Gentle giant



It has been years since we cajoled a Bentley or Rolls-Royce away from Crewe for anything other than the briefest of press launch impressions. So when a patriotic BRG Bentley Turbo was offered, almost 1600 miles were amassed in no time at all. That required over 111 gallons of unleaded to satisfy a thirst that equated to just over 14 mpg…

At the conclusion of a test during which Michael Schumacher had been a passenger, we nudged 140 mph at Millbrook and the lanes of Devon had been penetrated, the Bentley had left a big impression on us, as indeed it should, with a kerb weight of 2.5 tons. There simply is no other car made to this formula today. It is not the performance that leaves a unique stamp upon one’s memory, but the manner in which the Bentley delivers its awesome acceleration. The marque’s strong pre-war traditions have been retained, albeit appropriately translated for the 1990s. The 6.75-litre Turbo has an imposing presence, whether static or galloping around the test track banking at close on 140 mph. Bentley blends the environment of a rather raffish gentleman’s club with unruffled travel. That applies both when wafting along at pedestrian pace and when devouring more than two miles per minute.

UK range

First, an explanation of the model we tested, for it is not the straightforward Turbo R. The designation is RL, which we took to mean ‘really long’. That’s not far from the truth, for the RL appellation signifies a longer (by four inches) wheelbase. Overall length is similarly stretched. If that’s still not enough, you can buy the North American model, of which the safety bumpers are 0.4 in deeper still. The RL specification adds £12,455 to the asking price and 50 lb to the weight. Retail price of the test car begins at £131,882. You could purchase a decent performance car for the VAT £19,64 – alone!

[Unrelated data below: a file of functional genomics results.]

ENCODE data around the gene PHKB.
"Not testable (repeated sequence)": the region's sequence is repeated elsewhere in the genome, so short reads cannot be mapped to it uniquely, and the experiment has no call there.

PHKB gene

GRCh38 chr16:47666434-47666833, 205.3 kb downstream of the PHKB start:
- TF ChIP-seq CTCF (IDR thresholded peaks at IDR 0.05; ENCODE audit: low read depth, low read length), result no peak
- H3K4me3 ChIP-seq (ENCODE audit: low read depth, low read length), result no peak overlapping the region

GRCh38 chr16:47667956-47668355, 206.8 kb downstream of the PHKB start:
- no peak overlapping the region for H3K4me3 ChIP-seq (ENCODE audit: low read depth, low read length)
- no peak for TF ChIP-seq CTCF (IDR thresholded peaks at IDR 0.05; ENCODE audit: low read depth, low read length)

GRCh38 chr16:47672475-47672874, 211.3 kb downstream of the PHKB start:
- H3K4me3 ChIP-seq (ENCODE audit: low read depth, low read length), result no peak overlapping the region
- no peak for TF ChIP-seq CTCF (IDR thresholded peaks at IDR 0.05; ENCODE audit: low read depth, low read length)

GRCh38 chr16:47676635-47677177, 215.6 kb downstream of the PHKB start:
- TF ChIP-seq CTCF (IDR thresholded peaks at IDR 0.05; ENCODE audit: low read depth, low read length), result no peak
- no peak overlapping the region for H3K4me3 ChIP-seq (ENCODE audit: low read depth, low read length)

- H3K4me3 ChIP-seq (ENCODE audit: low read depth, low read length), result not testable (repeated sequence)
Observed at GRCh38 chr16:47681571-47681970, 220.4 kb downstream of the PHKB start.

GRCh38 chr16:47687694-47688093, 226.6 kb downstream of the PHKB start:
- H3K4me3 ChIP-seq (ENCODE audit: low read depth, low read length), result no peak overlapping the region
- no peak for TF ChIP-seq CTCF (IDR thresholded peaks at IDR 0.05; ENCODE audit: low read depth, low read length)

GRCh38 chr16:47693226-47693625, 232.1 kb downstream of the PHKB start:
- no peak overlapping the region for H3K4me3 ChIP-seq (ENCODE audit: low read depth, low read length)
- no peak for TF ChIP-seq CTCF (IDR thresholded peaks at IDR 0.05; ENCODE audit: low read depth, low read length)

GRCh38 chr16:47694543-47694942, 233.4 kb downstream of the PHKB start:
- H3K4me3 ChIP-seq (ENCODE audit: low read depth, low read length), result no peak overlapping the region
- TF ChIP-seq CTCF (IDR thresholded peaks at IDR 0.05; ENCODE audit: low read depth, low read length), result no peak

There are an enormous number of optional paint, wood and trim finishes that one can select, all the way up to the cocktail cabinet. The modern Turbo R customer – our investigations uncovered two racing drivers, a property developer and Swiss-registered examples in the UK – might be more interested in an optional air bag (steering wheel only, £1000), or the selection of radio telephone installations that can cost over £1,400. The Rolls-Royce Bentley range begins at less than £90,000, after the removal of car tax, with the emotively badged, £87,549 Bentley Brooklands. At the top end, you find the £161,563 Bentley Continental R, which is mechanically much the same as the test vehicle (but reborn on the shorter 120.5 inch Turbo R wheelbase). There are currently half as many Rolls-Royces listed as there are Bentleys. These start at £95,966 for the Silver Spirit II and culminate in the £163,347 Corniche convertible. To be honest, these prices are no more than a guide, as Crewe will tailor a car to a customer’s particular requirements, in much the same way as companies such as BMW now vigorously promote their ‘individual’ option packs.

Technical analysis

The mechanical recipe beneath the bluff lines of the Pressed Steel Fisher four-door body is deceptively simple. Details aside, you could be reading the specification for a large front-engined American car or an older Mercedes, although it is worth remembering that this V8 is cast from alloy and the independent suspension carries a number of electrical and hydraulic sophistications.

The Turbo R first went on sale in 1982, badged as a Mulsanne Turbo. It was then a comparatively rustic SU carburettor and Garrett AiResearch turbocharger installation, lacking the fuel injection, engine management and intercooling arrangements of the current model.

The aluminium V8, with its central camshaft driving overhead valve gear, has remained constant for both the turbocharged and normally aspirated variants during that decade of development. Even the compression ratio remains at 8:1 for both forced induction and natural aspiration. Boost for the turbocharged model is set at a gentle 0.49 bar.

It was 1985 when the Turbo R designation surfaced, the ‘R’ signifying ‘roadholding’. Spring and damper rates were stiffened substantially to complement uprated tyres. Previously, the model had had to be restricted to 135 mph, so demanding was its unprecedented power and weight. The autumn of 1987 brought Bosch ABS and fuel injection to the Turbo R, and it’s worth noting that anti-lock brakes are a standard fitment throughout the range today. Late in 1988, Turbo R improvements included the vital provision of an intercooler, round headlamps (amongst the best we have experienced on a road car) and Bosch Motronic engine management. The effective automatic ride control with interconnected shock absorbers was introduced in September 1989.